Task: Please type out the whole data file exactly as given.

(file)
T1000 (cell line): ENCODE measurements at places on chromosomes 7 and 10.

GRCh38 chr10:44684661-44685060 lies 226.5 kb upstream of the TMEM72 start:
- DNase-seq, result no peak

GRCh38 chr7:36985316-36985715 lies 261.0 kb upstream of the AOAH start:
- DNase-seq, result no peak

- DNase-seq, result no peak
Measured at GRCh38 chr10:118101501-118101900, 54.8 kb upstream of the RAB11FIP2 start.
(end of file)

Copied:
T1000 (cell line): ENCODE measurements at places on chromosomes 7 and 10.

GRCh38 chr10:44684661-44685060 lies 226.5 kb upstream of the TMEM72 start:
- DNase-seq, result no peak

GRCh38 chr7:36985316-36985715 lies 261.0 kb upstream of the AOAH start:
- DNase-seq, result no peak

- DNase-seq, result no peak
Measured at GRCh38 chr10:118101501-118101900, 54.8 kb upstream of the RAB11FIP2 start.